Sweet Life

The north pantry is barely lit by a rising sun.  The black wooden stool is centered before one counter, under a window.  The stool looks Asian. The journal lies open, scribbles on both pages. I flip it to a new page, which might be called the page of Now.  To the left of the journal sits the lacquered box with Japanese figures painted all over it.  I’ve not noted this Asian theme right in front of my face, in our kitchen. Nothing else in our house is Asian.  I’m intrigued by my own ignorance. I take a deep breath. I must remember to slow down and be mindful. Otherwise, the ritual will be a waste of time and money.

Inside the box are pages of handwritten notes on top of pill bottles and tinctures – my stinctures, H. called them, with affection and perhaps tolerance.  At the time I asked him if my body has been smelling funny since I began the regimen, but he evaded the question. The past two months I’ve been dutiful in the pursuit of health.  The tinctures and pills themselves are distinguishable by smell. For the first week or two of taking them, I studied each bottle, held it in my hand, and admired the weight, as if the weight itself carried potential.  The graphics on the labels were beautiful, exotic, promising; the Latin names adding to the mystery. I remember the excitement that came with the first deliveries: I tore open the packages, counted the bottles, and then gently opened each one.  Into one box someone had slipped a tiny Tootsie-Roll, a little log of hope and goodwill, a blessing from a stranger. I teared up.. Om.

I remembered the teaching: that which is inhaled has the power to reach every cell in the body. I sampled each tincture with a deep inhalation.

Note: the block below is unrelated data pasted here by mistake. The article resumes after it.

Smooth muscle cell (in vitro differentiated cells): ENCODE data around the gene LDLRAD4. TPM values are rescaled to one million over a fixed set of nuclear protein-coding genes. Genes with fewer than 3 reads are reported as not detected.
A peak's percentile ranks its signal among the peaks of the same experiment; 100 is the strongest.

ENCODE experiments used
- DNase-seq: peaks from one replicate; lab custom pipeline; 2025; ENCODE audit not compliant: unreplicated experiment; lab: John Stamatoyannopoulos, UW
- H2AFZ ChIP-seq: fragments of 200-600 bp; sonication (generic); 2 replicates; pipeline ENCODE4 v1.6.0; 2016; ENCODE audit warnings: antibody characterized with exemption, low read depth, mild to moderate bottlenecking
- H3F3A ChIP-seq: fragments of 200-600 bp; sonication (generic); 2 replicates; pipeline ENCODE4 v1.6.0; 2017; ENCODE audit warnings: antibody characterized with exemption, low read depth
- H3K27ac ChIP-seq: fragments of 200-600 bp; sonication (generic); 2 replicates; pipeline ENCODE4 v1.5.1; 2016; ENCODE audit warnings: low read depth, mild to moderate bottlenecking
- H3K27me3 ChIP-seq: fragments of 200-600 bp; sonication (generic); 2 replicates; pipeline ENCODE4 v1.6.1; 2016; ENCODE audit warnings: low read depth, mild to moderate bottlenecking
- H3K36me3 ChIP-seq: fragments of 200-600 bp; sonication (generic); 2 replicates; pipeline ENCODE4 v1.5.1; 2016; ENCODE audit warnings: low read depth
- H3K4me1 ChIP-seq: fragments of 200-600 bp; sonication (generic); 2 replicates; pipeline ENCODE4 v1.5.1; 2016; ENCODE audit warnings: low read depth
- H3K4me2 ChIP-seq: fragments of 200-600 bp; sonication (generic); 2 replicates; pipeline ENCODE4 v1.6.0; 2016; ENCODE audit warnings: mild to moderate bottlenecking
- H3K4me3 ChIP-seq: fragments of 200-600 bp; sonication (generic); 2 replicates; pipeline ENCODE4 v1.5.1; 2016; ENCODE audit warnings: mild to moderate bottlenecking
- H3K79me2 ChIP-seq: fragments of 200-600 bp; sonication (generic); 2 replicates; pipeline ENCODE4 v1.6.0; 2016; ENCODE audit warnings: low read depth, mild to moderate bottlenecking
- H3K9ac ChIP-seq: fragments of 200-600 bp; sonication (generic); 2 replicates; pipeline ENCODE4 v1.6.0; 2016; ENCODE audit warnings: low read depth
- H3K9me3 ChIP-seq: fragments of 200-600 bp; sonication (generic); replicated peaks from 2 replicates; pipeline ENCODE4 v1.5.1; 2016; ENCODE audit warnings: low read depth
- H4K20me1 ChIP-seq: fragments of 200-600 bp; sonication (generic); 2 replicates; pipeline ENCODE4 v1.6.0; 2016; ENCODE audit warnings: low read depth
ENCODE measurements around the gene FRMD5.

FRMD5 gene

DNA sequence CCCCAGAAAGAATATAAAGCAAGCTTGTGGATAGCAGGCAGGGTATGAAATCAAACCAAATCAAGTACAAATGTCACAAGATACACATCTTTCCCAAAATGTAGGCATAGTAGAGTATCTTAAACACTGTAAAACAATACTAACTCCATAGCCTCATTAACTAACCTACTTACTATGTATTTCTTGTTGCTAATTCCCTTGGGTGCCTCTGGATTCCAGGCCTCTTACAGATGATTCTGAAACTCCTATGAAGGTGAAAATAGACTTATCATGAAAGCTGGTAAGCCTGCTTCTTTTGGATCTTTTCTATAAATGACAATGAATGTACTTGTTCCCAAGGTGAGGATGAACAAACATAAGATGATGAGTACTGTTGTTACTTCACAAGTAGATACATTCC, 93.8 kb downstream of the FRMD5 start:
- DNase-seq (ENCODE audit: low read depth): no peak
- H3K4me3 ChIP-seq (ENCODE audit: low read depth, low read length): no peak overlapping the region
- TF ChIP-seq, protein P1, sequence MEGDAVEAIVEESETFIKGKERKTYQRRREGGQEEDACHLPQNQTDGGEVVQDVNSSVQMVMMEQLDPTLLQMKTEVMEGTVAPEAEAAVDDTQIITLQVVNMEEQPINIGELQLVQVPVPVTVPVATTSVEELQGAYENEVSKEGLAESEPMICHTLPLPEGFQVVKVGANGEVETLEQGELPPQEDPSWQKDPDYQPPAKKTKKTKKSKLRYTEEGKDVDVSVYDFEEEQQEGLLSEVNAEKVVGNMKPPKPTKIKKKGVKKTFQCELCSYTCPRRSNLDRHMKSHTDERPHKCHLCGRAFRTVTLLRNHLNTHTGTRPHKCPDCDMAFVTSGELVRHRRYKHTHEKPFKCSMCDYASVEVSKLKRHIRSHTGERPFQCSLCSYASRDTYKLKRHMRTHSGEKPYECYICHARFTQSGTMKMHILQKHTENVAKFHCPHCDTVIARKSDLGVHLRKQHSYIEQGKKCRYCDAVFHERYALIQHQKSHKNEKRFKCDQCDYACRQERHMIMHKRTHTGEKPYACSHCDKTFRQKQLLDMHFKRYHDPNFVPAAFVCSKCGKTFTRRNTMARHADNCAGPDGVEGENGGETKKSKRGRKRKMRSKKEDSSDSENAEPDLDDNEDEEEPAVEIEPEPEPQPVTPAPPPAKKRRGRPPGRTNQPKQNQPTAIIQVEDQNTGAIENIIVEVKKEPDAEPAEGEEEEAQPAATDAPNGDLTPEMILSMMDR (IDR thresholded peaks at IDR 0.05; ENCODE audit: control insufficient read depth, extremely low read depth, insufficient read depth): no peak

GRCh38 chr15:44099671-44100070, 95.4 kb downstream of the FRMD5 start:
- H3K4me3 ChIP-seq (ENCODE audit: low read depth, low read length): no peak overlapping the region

First, faith.  Everything else has failed.  

I know this: without faith things do get done.  Against the odds bodies may heal, lives may be lived and lives may be saved.  We are held in the warp and weft of Indra’s bejeweled net, after all. That we are in control of this life is a vanity.  To start.

With faith, however, miracles happen.  I am certain that the miracles in my life began happening before my faith in them developed consciously.  I was born into a family of great love, which invested all its members naturally with faith. I cannot remember a time when faith was not a backdrop into which I could fall when exhausted.  Of course my needs will be met. Of course miracles happen. Of course I belong to this world, am supposed to be living here. If I could graph the alternating shine and tarnish of my faith throughout these 56 years, I would see, no doubt, the continual righting of my course, refining, polishing faith determinedly in relation to the intensity of the pain that comes with greeting any number of days.

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